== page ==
The state of Victoria in Australia has formed a committee to look into the use of cannabis throughout the state. Part of their duties is to accept written submissions from the public, conduct their own research, and listen to submissions made during public hearings.
Research Director of Drug Free Australia Gary Christian was one of the seven submissions heard by the committee during the hearing on May 19th. And he couldn’t have provided a better example of the cannabis fear-mongering which has plagued the past century if he tried.
Unironically, he starts off just like many teachers learning new technology did back in the day – having difficulties getting his Powerpoint to start. He quickly apologised and went on to present his first slide.
We’re not going to waste our time rebutting any of those points as he failed to provide any sources (however he has in other slides).
But really, potential cannabis harms include violence and aggression which escalate into homicide? It’s unlikely any rational person in this world thinks of cannabis this way. Except for Gary Christian of course.
A lot of the violence and aggression actually turns into homicide. This is a world-wide known phenomenon about cannabis. They kill the people that are closest to them.
To Gary Christian – if you can provide one documented source where cannabis use, and only cannabis use, has directly caused someone to murder one of their friends or family, we’ll shut down this website and join your cause – helping Australia become drug free (including alcohol, coffee, pain killers, opioids, and tobacco).
Drivers are 16 times more likely to hit obstacles – this one has to make you chuckle at least a little bit. Again, no source, and no explanation as to where the figure has come from. The only “driving issues” with cannabis in Australia at the moment are the rubbish regulations.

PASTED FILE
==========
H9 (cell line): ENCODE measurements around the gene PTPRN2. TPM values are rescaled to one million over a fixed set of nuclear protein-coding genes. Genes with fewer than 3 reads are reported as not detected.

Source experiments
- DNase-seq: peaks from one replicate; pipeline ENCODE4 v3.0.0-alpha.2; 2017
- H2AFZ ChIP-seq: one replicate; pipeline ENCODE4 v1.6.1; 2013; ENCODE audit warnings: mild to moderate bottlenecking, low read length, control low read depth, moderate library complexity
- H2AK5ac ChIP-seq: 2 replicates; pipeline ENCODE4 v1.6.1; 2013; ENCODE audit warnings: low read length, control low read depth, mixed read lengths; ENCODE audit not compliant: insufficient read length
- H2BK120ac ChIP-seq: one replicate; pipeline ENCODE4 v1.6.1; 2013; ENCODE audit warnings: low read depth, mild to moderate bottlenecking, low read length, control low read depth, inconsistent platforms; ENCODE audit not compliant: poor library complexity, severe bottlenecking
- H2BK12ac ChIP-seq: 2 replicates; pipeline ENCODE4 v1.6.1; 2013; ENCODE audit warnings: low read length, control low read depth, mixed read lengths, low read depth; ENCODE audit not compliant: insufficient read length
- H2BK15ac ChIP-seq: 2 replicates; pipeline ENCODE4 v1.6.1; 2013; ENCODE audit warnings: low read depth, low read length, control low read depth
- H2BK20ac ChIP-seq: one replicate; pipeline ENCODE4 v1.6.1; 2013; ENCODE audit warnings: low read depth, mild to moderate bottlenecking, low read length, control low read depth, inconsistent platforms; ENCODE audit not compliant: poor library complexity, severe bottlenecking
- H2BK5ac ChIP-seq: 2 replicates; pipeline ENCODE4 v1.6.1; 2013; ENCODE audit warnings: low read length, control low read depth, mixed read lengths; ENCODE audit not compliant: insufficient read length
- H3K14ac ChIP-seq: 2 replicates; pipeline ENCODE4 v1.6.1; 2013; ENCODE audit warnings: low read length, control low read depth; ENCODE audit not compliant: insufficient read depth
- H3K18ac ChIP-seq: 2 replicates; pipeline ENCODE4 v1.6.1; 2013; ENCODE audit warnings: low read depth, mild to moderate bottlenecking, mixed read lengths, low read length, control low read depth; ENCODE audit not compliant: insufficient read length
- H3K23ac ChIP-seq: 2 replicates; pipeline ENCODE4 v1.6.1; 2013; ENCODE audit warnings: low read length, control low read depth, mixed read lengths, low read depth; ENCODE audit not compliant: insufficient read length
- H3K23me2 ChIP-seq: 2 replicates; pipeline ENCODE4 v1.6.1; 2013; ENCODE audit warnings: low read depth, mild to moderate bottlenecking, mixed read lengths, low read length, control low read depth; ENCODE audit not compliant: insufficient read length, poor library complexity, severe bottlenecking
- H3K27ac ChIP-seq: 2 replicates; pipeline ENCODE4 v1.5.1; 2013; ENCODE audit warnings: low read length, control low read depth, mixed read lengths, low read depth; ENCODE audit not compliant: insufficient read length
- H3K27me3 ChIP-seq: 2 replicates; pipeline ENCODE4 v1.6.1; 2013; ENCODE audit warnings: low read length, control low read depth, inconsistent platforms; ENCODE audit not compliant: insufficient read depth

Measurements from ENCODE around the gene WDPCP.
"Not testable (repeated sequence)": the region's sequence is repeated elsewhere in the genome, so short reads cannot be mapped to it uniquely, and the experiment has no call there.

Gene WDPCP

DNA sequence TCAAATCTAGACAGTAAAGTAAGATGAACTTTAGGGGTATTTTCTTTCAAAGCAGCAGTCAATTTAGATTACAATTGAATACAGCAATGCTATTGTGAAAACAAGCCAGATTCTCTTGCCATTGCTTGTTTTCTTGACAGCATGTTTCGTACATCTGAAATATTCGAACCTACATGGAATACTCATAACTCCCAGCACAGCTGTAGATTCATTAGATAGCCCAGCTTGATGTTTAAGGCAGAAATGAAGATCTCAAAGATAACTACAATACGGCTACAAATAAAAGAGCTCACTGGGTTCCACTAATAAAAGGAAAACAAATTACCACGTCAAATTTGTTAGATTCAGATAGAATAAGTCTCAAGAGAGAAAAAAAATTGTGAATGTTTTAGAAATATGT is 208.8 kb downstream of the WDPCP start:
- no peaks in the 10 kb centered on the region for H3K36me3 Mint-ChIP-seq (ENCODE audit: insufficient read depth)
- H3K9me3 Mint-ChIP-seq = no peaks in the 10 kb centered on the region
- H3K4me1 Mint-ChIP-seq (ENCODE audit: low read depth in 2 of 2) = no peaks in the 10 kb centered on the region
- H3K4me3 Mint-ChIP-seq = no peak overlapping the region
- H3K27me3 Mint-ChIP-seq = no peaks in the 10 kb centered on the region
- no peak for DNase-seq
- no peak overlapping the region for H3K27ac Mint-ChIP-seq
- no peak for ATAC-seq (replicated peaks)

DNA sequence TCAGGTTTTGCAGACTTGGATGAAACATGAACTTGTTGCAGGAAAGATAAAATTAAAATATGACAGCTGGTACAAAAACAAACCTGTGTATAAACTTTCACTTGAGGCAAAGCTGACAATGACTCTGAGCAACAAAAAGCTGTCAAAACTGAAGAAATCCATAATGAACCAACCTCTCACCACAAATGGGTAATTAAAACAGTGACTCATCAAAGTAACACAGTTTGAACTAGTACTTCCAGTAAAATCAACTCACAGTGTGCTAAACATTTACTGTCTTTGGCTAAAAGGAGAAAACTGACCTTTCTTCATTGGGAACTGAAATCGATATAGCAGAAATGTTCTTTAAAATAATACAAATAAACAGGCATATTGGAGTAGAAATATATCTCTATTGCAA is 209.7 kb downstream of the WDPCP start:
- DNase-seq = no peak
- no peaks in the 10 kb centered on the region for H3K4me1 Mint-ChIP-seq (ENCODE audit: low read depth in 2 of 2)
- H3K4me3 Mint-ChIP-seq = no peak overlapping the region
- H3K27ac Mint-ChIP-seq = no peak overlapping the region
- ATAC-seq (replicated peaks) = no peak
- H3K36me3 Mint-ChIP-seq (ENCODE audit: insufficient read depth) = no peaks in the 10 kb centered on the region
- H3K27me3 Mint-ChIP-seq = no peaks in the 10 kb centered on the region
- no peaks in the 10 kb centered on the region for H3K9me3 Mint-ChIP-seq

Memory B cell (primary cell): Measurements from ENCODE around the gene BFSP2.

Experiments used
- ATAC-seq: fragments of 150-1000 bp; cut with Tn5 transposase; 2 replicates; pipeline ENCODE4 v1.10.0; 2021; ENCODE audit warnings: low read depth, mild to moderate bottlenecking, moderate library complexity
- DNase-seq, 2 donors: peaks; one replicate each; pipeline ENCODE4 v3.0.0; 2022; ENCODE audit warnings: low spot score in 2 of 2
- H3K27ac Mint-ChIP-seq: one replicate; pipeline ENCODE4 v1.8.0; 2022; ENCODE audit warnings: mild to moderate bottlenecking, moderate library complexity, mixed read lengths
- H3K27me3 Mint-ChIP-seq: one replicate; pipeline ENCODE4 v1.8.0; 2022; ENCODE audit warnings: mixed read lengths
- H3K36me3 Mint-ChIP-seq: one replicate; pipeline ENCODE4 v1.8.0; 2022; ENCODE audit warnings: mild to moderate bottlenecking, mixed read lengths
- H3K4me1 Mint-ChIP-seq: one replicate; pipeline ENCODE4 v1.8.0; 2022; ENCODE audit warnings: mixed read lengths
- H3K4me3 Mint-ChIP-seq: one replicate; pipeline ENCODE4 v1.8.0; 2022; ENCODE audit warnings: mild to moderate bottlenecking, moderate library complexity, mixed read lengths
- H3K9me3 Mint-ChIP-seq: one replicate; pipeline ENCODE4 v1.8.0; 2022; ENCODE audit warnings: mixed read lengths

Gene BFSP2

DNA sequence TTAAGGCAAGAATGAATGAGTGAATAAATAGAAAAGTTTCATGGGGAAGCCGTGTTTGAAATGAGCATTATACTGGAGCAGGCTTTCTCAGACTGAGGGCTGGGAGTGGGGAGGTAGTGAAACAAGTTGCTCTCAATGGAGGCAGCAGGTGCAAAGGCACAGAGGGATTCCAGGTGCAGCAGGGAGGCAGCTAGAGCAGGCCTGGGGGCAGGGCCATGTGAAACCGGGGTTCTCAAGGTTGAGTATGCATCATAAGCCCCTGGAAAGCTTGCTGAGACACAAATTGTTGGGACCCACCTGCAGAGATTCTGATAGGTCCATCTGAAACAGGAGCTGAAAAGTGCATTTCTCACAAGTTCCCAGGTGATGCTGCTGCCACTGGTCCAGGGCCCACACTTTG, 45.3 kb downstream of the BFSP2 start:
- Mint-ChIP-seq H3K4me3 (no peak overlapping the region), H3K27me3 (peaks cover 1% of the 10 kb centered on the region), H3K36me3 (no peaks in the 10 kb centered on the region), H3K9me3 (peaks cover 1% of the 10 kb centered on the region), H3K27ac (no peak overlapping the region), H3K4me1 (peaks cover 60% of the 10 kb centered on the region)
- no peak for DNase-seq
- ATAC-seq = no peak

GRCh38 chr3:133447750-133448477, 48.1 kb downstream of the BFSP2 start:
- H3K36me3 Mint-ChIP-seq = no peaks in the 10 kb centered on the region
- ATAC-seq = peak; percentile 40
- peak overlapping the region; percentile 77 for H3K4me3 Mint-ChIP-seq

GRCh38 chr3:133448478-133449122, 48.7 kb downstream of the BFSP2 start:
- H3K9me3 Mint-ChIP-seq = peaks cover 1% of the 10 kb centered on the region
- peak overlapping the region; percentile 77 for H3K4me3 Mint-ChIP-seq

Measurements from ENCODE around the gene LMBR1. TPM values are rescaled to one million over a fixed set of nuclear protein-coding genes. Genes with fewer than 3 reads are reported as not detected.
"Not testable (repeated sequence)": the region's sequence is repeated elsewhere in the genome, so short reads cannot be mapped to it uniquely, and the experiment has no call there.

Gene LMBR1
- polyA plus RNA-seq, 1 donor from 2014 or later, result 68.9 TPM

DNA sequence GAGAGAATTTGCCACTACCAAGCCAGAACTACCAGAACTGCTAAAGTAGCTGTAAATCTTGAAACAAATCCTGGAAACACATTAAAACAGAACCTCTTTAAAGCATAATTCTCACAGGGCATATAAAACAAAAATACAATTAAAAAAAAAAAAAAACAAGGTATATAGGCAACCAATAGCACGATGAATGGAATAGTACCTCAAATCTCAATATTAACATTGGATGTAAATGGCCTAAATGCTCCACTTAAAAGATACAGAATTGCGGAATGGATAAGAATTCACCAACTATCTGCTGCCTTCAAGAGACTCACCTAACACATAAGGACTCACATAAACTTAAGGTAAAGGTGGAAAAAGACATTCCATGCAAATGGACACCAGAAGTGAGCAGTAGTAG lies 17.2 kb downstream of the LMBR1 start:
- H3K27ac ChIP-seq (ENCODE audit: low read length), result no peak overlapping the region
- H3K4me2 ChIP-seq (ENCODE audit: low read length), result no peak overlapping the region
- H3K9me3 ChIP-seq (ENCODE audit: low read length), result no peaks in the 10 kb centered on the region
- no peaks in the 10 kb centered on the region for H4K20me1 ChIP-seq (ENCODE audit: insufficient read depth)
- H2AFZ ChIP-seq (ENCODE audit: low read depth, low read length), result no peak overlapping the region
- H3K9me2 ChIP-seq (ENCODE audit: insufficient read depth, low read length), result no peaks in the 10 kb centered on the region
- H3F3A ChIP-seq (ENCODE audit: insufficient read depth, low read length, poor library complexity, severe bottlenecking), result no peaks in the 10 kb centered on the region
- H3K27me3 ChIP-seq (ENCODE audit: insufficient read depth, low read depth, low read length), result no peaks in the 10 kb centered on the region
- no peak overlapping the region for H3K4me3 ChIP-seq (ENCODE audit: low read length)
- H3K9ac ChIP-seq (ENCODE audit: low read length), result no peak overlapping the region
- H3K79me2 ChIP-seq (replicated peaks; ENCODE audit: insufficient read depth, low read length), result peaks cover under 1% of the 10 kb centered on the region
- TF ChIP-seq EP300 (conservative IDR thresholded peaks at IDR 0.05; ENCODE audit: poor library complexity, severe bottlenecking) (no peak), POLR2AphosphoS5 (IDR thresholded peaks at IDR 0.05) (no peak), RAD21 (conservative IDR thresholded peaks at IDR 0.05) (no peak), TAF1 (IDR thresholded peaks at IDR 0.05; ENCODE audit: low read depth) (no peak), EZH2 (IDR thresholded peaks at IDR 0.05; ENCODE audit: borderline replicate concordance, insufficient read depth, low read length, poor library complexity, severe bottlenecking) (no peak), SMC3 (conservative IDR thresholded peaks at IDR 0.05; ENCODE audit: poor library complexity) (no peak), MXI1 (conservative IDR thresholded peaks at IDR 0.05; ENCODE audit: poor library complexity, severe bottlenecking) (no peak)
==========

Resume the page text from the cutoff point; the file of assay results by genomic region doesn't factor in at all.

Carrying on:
He goes on to say that “some people think that they can use cannabis to alleviate autism…it is a major cause of autism”. You have no source Gary Christian, but we do. Here’s a real study, lead by real people, in a real environment, showcasing just how beneficial cannabis is in treating autism.
Here are the two studies (one and two) linked to pediatric cancers and birth defects. Both check out and we agree that children or pregnant women should not use cannabis. But is keeping cannabis in prohibition, and doing the same thing over and over whilst expecting a different result, the right way to go about it? Maybe if we legalised, and bring some real education to the Australian public instead of just making everyone scared of it, we’d have better results.
While the data looks legit, we were, unfortunately, unable to find the source. However, we were able to dig into the largest drug survey in Australia – the National Household Drug Survey. This survey is conducted by the Australian Institute of Health and Welfare and is the largest of its kind in Australia. In total, 22,274 Australians aged 14 and over completed the latest survey questionnaire in 2019.
And for the first time in its reporting history, the survey revealed that in 2019 more Australians supported legalising recreational cannabis than not.